Can I tell you a thrilling aspect of corona induced isolation that you might not have considered?
Two pieces of background you need to understand the thrill. First, you have to know that for decades I’ve worked as makeup artist in film and television. Second, to understand my perspective you would either have to be a woman, a tv reporter, tv correspondent, an actor, or a television pundit.
Ladies first: Have you ever gotten your makeup done at a department store and your artist smelled like he or she had eaten a pile of Roquefort cheese from the compost pile? No. The answer is no you have not! They are a scrubbed cleaned and polished, always hyper aware of their personal hygiene, their appearance, smile, and whether there is any possibility of emitting offensive odors. It’s a thing. This is for obvious reasons especially so we don’t turn off any current or potential clients because of a slight miscalculation from a night of pungent odor producing debauchery. Before work it’s an intense workout of showering, and the heavy lifting all the various personal cleaning products needed for the kind of clean, freshness required to be in close proximity with others.
So imagine this; for the last 40 some years in tv and film I was one of those conscientious stylists. Out of respect for my guests (sometimes called victims – playfully of course) I wouldn’t eat garlic for dinner the night before or heaven forbid at lunch during a shoot! And if I did happen to eat the pungent herb(bulb, vegetable?) during the week, or a Sunday night, I would apologize profusely the next day as I did someone’s makeup at arm’s length (hard to do). I’d lightheartedly say, “I’m sorry, pardon my garlic hang-over.” They would laugh and say: oh I don’t smell a thing, but that would be because I would be holding my breath in between eyelash applications.
Now for the first time in decades because of isolation, I am using far less products, mostly just soap, shampoo, modest amounts of deodorant and…fanfare please…I can freely eat as much garlic as I want!!! I’m so excited for the first time in years I can really reek and I don’t have to apologize!!!
I never thought about this before but now I can eat garlic anytime I want because of current mask-wearing-etiquette. My clients will think I’m just being politically correct! Genius, thank you covid 19, you just made a huge change in my life, that is if I ever get my job back.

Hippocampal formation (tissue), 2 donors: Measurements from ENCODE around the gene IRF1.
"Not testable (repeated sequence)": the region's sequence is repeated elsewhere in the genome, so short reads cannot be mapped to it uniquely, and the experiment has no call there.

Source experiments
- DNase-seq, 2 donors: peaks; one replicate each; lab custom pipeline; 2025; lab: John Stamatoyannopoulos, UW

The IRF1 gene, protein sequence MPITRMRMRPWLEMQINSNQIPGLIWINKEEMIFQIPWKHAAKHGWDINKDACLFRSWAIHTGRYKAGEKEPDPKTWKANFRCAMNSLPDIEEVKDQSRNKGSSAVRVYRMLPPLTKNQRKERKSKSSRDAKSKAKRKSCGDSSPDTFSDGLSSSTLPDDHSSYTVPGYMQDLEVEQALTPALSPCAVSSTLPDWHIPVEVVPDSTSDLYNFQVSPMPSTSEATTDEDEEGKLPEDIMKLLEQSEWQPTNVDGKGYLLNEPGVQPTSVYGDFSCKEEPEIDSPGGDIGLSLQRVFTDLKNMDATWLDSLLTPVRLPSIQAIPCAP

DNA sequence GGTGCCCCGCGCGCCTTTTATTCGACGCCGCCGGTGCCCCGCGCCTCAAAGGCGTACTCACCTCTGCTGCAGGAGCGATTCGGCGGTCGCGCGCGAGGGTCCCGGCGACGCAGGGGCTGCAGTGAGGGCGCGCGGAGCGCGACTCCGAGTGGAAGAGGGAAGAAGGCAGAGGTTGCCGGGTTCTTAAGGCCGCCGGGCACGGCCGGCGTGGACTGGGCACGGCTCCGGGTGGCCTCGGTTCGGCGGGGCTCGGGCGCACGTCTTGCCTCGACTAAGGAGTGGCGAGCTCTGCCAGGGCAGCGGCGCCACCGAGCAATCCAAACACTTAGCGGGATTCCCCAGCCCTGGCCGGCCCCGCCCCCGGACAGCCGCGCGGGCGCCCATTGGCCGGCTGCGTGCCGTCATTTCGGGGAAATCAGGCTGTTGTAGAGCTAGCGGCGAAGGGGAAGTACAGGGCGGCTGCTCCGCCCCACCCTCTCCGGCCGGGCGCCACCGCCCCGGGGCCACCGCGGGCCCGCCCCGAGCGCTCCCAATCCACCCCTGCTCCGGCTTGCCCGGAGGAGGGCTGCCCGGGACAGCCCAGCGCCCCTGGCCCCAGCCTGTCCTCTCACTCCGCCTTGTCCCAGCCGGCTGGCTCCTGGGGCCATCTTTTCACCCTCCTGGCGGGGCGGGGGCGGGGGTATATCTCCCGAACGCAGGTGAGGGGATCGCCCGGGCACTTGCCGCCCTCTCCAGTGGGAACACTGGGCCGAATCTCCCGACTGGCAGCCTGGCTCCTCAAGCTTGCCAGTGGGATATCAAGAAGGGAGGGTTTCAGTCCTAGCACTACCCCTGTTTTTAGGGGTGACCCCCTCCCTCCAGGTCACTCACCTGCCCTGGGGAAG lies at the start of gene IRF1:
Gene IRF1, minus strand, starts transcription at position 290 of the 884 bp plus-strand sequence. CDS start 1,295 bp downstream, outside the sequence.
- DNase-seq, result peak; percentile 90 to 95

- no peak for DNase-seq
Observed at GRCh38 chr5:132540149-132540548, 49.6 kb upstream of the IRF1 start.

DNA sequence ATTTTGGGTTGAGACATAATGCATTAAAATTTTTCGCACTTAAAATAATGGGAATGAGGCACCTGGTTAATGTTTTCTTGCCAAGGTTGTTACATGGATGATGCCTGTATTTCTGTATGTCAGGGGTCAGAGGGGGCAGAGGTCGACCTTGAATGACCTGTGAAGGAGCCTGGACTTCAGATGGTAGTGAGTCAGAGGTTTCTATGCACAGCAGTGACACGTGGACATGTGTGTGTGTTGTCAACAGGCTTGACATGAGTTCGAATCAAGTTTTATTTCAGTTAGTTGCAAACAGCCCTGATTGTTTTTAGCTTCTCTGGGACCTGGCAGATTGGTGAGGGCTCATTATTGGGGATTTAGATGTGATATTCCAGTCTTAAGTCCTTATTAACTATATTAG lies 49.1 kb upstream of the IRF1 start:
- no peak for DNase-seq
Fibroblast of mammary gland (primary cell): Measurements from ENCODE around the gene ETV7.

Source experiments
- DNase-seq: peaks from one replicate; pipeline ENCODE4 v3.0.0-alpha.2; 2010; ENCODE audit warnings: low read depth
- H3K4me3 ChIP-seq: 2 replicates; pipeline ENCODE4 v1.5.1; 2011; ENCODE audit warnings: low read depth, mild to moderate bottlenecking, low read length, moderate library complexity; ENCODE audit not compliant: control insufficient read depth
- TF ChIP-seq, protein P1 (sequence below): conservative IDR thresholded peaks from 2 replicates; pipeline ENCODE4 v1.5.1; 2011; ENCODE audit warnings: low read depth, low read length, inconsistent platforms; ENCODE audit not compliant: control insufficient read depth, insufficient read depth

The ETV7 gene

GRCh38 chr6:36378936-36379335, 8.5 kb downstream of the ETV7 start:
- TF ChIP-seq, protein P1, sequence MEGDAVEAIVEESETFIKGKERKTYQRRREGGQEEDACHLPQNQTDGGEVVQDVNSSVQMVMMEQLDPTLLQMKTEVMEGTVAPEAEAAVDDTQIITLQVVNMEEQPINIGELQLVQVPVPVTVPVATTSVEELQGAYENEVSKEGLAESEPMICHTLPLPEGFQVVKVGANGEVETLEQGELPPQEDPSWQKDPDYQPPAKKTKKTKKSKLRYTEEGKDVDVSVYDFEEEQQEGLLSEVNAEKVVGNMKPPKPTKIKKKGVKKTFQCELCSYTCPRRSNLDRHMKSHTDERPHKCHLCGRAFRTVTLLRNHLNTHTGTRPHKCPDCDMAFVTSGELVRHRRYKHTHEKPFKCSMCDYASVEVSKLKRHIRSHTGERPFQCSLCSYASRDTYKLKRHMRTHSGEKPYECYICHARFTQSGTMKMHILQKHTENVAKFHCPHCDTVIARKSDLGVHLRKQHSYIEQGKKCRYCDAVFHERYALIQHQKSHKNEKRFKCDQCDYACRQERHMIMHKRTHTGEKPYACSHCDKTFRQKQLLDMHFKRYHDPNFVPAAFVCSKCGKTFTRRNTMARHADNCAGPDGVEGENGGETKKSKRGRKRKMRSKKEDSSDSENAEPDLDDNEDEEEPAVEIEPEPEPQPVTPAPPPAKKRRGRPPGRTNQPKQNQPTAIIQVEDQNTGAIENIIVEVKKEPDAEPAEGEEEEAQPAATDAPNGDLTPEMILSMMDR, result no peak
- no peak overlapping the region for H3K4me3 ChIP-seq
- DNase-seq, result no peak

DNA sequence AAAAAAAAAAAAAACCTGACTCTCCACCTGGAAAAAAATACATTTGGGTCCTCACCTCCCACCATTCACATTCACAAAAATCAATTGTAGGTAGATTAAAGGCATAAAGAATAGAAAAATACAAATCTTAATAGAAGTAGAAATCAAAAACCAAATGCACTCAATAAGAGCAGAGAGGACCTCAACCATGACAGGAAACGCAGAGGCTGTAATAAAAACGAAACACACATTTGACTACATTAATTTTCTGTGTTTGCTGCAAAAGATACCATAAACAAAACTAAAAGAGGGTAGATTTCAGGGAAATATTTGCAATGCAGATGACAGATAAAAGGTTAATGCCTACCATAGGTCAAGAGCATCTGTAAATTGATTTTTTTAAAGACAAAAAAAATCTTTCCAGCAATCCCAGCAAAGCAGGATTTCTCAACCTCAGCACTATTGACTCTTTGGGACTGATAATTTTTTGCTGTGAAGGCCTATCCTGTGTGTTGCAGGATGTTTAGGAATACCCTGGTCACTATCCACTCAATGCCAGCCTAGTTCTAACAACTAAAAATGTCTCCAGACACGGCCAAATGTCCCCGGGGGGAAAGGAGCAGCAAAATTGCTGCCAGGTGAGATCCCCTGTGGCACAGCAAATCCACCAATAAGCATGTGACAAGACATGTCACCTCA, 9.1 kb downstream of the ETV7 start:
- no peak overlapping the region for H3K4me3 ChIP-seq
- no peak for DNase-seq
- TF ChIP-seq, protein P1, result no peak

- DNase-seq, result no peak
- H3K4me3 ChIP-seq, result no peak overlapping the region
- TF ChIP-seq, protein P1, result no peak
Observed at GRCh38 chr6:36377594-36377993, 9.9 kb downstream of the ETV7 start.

Without testing in Fairfax County Virginia, I’ll never really know for sure but I believe I have (or had and am now on the upswing) covid 19. I had all the symptoms like the flu with a very dry heavy chest. I’d like to share some things with you if you get the virus and what helped me.
I’ve been careful about my diet. A lot of fresh fruit, veggies, carbs and protein of some kind, and of course very dark chocolate is – a necessity in my world. I also tried to include things like spirulina, zinc and elderberry, olive leaf, l-lysine and monolaurin. The point is, that nothing except the zinc felt like it had much of an impact. Toast was my friend too as was Turbo Soup (that’s another story).
The most powerful change came last night when I did some creative visualization. I had just watched the movie The First Wives Club. At the end they sing the song, You Don’t Own Me, which I decided to dance and sing to the virus the way the ladies sang to the men in their lives. It actually felt empowering! I felt like I had a foothold in a raging viral river and wasn’t being dragged along anymore.
Continuing my visualization, I set up a wood stove in my chest and put a wide pan filled with sugar. My thinking was that everyone and everything likes sugar. As the sugar melted the virus came and jumped right in. By the way, the virus in my mind were luminous blue blobs. They were quite beautiful actually as they floated around and down into the pan of bubbling syrup. It was working! Once I had them in the pan, they were pretty much done for – cooked. In case there was any question in my mind, I pour the melted virus onto a bowl filled with ice cubes. Now the sugary mass froze into a solid virus candy which I buried deep into a hole that I had imagined. Done? Not quite.
I still felt like I had a rock on my chest. Through all this meditation only way to breath comfortably was to lie at an incline, even then I had to breathe into my abdomen because my chest felt so heavy. Visualizing continued. I imagined what the weight on my chest looked like. I gave it shape and color and lifted it off my chest. It was really heavy but I felt some relief! I asked it what it wanted from me and it replied, “strength.” I thanked it for the lesson and put it in the hole along with the candied virus.
I think I fell asleep after that and dreamt about caring for baby tigers that the zoo could no longer handle.
Except for not having enough air to speak at full volume I am feeling better.
I think the strength the rock was talking about is to offer my help. If I can help you with some easy ways to meditate and visualize, feel free to get in-touch (leaving 6ft of course). Calling right now you’ll get a whispered response. Stay home and stay well xoxo.